Thursday, December 25, 2008
Movie review: The Curious Case of Benjamin Button
For those who are willing to just sit back and watch the weird, wild, and fascinating life of Benjamin Button pass by, it's one of the best movies of the year.
The Curious Case of Benjamin Button is one of those high-concept ideas that's been bouncing around Hollywood for decades (literally – it's loosely based on a 1922 short story by F. Scott Fitzgerald). No one had been able to wrap their head around on how to film the story of a man who ages backward until director David Fincher (Seven, Fight Club), working from a script by writer Eric Roth (Robin Swicord is also credited with the screen story), gave it a shot.
The story of Button is told through flashbacks, with Daisy (Cate Blanchett) on her deathbed, having her daughter Caroline (Julia Ormond, back from the brink) read a diary of sorts that Benjamin (Brad Pitt) had given her. Even this part is set in the past, as Daisy is in a New Orleans hospital, with, apropos of nothing, Hurricane Katrina bearing down on them.
What follows is a 2 ½ hour leisurely trip through the strange and wonderful life of Benjamin. Born in New Orleans, he's quickly thrust into the hands of Queenie (Taraji P. Henson) after his mother dies in childbirth and his father can't stand the sight of him. Fortuitously, Queenie runs a retirement home, so the oddly-old Benjamin fits right in as he grows “up.” (His condition is tenuously tied to the act of a seemingly-unrelated clockmaker who makes a clock for a train station that runs backward.)
One of the best things about the film is how it constantly challenges the audience in their acceptance of Benjamin and what he can and can't do. Benjamin and Daisy start their lifelong relationship when she's 7 and he appears to be 70. As he gradually gets older/younger, he tests more and more boundaries, gaining access to things such as bars and brothels that would normally be off limits to a person his age.
When the opportunity to work on a tugboat comes his way, he jumps at the chance, setting into motion a journey that takes him all over the world. All the while, he and Daisy keep in touch via letters and postcards, constantly circling each other, but almost never settling in the same place at the same time.
With a plot that follows a man throughout his life as he travels the world and his on-again/off-again relationship with one certain female, Button bears more than a passing resemblance to another Roth-scripted film: Forrest Gump. There are even certain other elements the two have in common, such as Benjamin speaking in a distinctly Southern accent, always calling Queenie “Mama,” and a repeating symbol of a hummingbird, similar to the feather symbol in Gump.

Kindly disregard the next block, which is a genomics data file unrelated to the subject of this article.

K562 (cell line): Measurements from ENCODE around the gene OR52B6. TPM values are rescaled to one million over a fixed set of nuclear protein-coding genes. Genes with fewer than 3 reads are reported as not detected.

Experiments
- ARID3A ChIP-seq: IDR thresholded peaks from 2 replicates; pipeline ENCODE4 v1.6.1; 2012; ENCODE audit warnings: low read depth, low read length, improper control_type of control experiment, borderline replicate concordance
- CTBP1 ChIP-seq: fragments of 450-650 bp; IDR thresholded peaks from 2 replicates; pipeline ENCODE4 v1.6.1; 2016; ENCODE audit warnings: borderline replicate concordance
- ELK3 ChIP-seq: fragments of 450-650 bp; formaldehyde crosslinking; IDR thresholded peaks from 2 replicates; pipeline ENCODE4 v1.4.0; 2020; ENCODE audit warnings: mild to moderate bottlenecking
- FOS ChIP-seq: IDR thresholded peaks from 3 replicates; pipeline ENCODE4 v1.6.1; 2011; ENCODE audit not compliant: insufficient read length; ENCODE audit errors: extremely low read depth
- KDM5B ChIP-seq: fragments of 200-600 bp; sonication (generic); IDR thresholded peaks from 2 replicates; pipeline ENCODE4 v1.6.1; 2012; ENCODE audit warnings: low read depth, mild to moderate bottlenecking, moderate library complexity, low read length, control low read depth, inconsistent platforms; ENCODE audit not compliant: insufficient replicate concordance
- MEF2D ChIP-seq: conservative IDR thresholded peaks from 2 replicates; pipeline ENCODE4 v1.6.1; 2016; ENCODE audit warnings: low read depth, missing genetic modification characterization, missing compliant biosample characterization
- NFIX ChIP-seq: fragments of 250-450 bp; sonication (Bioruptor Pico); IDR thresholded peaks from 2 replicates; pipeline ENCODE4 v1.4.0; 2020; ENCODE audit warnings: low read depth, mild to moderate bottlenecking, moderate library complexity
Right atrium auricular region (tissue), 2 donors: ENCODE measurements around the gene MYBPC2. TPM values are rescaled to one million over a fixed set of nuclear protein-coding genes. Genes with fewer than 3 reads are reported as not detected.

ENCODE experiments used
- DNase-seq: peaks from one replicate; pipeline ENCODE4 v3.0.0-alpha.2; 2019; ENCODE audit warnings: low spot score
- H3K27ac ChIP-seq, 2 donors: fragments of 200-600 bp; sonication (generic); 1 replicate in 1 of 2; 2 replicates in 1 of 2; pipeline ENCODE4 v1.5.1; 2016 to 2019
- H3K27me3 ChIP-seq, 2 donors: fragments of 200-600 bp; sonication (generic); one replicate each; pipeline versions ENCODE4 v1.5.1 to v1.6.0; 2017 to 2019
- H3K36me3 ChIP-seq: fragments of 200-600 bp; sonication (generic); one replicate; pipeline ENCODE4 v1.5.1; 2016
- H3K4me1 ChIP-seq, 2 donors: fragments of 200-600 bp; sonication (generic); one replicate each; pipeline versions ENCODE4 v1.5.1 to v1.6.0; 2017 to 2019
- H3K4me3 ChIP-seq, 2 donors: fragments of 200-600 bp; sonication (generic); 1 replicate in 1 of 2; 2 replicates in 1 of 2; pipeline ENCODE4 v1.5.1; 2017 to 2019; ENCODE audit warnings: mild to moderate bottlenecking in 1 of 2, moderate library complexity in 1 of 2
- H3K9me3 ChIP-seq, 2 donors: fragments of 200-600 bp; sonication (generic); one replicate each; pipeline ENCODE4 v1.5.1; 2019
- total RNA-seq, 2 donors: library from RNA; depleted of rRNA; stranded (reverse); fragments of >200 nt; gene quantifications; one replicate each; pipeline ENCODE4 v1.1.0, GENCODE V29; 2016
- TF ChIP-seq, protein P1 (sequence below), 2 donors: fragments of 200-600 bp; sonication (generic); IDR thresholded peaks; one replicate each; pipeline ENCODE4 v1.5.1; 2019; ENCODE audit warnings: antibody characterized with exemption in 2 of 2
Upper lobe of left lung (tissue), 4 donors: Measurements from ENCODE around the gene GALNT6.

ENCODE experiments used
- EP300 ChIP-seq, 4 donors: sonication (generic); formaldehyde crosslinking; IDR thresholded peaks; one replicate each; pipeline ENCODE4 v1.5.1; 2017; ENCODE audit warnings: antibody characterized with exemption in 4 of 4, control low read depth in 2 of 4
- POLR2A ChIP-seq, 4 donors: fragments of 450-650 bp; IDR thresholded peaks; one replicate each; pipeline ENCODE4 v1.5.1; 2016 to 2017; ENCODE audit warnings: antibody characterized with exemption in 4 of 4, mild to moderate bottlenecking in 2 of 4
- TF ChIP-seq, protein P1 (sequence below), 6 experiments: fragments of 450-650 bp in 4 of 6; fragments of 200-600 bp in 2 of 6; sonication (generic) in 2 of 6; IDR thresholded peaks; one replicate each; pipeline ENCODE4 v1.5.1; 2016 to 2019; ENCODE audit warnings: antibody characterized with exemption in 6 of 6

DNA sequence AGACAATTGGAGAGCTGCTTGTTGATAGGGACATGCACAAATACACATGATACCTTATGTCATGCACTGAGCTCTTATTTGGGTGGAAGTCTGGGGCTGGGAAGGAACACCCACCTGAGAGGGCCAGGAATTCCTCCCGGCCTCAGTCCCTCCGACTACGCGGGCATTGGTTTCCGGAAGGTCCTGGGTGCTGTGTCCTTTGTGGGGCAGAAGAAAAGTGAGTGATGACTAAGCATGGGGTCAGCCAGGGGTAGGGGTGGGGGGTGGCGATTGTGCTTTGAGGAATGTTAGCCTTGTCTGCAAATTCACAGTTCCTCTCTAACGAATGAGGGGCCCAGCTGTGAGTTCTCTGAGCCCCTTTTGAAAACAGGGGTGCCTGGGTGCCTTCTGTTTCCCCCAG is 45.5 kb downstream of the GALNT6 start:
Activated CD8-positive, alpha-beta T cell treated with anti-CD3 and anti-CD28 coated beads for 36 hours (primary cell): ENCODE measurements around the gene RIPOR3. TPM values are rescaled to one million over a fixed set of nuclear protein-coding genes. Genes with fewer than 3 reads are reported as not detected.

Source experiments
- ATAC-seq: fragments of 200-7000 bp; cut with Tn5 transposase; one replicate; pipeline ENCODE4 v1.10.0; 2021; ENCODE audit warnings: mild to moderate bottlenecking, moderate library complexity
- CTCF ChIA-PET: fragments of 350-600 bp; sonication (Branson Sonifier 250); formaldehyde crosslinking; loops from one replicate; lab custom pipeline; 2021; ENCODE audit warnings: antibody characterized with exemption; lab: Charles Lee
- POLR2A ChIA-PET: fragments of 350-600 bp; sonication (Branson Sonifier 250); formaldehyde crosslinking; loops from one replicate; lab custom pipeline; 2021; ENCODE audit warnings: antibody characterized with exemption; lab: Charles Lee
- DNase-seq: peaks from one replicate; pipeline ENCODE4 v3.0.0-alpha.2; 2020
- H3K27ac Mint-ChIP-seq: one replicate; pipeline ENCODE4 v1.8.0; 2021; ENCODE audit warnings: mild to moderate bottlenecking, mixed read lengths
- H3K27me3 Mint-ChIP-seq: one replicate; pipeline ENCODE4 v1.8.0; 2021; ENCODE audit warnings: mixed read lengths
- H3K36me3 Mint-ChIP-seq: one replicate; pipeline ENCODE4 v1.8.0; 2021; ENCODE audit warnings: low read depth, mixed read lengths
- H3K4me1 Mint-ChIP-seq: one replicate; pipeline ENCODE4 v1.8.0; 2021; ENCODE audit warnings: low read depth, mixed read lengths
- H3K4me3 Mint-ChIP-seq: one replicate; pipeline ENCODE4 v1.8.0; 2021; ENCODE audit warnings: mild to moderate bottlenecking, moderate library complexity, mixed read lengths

By no means is Button just a blatant rip-off of the Oscar-winning Gump, though. In fact, overall, Button feels like a fantastical mash-up of Gump and Magnolia, playing off of the various events that determine a character's fate. The biggest difference is the presence of Fincher. This film is certainly a departure for a director mostly known for his dark and disturbing movies, but even though there are sentimental elements, Fincher never allows it to descend into maudlin territory.
The biggest challenge facing the film, of course, was how to accurately show a man being born as an 80-year-old and follow him as he ages younger. Fincher uses a total of seven different actors (including Pitt) to play Benjamin, though, through some wondrous special effects work, Pitt's face is superimposed on three of them (he, of course, uses his own body and face for much of the film). It all works like a charm, with the most fascinating results coming when he's “old.”
Of course, all this would fall apart if Pitt weren't up to the challenge, but fortunately he is. He makes it truly a joy to watch Benjamin grow young, giving just the right touch no matter what age he's supposed to be. In fact, since most of the stages of Benjamin's life have been shown in ads, the allure of the film doesn't lie in how he'll look but in how he acts. Blanchett does equally good work, as does Tilda Swinton in a brief appearance.
The Curious Case of Benjamin Button is not a perfect movie. Without a specific plot, many may find its running time arduous. Its similarities to Gump may be a turnoff to some, as well. But for those who are willing to just sit back and watch the weird, wild, and fascinating life of Benjamin Button pass by, it's one of the best movies of the year.